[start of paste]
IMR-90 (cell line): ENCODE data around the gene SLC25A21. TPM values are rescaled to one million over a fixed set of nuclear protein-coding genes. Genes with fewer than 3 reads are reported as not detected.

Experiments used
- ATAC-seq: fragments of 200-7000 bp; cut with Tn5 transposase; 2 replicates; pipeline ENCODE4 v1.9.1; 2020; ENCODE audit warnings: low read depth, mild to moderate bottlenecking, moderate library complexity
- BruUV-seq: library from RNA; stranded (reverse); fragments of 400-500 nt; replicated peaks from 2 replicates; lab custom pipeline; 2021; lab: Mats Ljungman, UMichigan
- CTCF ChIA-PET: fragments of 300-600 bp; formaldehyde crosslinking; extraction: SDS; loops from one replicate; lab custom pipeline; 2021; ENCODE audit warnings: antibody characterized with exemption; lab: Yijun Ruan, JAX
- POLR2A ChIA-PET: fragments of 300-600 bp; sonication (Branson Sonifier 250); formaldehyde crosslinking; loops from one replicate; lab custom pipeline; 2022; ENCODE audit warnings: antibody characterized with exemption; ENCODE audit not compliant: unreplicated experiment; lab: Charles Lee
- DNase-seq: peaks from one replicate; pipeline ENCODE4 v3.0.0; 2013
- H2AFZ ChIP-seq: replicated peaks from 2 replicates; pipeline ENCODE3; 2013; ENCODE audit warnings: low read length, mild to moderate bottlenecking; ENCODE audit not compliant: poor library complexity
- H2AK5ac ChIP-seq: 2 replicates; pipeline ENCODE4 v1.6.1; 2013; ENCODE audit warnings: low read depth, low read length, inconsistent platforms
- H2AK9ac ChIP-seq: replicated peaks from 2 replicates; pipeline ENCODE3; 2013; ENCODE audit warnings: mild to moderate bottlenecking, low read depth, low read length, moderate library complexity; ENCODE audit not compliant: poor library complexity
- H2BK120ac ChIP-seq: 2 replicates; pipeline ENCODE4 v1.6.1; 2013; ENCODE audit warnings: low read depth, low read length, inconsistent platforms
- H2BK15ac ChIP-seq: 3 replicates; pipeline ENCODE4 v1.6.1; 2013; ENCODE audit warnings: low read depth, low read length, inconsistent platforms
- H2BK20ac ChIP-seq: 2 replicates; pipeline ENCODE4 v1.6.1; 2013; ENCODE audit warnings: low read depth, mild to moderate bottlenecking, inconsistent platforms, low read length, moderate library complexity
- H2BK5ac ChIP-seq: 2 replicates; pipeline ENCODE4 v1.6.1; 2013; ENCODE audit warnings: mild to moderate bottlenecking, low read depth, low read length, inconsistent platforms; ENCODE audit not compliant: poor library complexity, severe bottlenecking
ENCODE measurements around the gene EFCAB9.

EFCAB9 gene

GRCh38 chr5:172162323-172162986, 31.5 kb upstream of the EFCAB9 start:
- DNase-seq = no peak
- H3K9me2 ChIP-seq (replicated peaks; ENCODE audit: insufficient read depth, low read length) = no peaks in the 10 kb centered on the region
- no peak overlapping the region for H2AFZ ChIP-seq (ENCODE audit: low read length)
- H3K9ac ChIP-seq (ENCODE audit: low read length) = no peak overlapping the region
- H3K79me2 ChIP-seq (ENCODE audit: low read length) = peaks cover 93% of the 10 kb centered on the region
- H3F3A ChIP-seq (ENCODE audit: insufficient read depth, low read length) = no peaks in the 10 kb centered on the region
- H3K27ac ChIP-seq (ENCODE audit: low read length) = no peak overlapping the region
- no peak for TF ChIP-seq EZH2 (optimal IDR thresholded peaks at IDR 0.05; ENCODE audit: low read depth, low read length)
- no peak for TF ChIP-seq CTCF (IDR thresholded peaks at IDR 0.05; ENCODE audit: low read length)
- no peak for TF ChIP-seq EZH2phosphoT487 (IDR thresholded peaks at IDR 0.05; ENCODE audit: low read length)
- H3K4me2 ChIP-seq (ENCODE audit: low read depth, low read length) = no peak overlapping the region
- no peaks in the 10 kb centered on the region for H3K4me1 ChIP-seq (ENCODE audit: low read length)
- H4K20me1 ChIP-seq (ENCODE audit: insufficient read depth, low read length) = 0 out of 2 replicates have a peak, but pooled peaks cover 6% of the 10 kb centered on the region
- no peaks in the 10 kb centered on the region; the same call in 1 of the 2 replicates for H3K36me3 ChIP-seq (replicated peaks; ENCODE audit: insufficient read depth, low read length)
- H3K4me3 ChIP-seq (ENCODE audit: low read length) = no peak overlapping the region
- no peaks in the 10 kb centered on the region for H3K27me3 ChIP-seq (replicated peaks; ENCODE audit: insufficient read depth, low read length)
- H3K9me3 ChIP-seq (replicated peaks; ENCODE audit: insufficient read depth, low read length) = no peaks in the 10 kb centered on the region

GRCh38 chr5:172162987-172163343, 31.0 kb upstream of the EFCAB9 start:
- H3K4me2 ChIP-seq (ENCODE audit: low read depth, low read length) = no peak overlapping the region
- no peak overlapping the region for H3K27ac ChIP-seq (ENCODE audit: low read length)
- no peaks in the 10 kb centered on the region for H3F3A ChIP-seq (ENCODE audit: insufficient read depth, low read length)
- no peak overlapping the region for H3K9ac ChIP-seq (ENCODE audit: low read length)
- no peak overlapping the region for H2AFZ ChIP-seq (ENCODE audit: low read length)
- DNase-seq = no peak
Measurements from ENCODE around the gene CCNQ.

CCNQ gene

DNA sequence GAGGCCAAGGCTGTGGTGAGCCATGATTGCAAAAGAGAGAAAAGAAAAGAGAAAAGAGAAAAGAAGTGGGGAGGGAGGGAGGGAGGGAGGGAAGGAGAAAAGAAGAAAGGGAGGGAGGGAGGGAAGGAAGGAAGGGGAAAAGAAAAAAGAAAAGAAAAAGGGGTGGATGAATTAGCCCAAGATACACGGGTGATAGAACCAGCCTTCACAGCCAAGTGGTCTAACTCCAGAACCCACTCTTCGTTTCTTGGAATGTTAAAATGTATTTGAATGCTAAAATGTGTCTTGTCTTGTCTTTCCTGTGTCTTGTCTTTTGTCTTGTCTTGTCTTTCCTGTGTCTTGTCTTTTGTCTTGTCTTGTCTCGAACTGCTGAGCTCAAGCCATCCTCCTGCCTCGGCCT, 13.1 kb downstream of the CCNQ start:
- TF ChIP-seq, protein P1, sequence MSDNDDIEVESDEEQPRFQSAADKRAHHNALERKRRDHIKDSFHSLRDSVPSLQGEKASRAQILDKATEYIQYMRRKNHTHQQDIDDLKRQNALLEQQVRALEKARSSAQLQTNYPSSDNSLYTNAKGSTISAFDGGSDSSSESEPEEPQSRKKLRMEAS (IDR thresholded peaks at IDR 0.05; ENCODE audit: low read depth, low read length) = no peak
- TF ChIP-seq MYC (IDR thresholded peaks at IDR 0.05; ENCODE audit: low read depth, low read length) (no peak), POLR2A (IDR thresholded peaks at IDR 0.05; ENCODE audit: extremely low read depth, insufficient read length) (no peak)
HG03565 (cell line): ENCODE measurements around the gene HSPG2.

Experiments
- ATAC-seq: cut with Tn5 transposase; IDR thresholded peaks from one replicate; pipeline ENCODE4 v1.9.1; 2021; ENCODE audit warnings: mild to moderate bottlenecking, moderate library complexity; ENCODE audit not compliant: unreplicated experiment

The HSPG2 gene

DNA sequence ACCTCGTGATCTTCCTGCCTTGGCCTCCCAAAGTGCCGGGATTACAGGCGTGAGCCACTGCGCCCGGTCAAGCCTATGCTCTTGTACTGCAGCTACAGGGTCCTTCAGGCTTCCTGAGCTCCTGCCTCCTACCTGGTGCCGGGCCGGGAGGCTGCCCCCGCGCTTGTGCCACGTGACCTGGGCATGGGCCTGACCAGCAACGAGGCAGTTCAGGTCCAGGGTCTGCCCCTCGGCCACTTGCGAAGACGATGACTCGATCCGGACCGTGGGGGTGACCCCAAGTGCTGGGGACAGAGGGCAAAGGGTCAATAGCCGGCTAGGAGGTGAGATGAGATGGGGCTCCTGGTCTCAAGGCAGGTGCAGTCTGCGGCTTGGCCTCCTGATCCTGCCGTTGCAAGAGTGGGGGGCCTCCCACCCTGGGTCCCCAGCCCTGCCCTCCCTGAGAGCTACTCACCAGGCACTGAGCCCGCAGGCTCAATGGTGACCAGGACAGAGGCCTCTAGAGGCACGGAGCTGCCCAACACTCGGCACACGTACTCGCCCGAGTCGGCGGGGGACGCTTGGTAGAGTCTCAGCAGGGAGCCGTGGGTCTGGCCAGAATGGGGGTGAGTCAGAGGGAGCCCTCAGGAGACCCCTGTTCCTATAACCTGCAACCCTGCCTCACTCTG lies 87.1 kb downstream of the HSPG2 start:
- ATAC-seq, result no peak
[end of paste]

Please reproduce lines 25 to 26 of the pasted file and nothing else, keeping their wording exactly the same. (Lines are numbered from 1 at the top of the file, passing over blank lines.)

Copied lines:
- no peak for TF ChIP-seq EZH2 (optimal IDR thresholded peaks at IDR 0.05; ENCODE audit: low read depth, low read length)
- no peak for TF ChIP-seq CTCF (IDR thresholded peaks at IDR 0.05; ENCODE audit: low read length)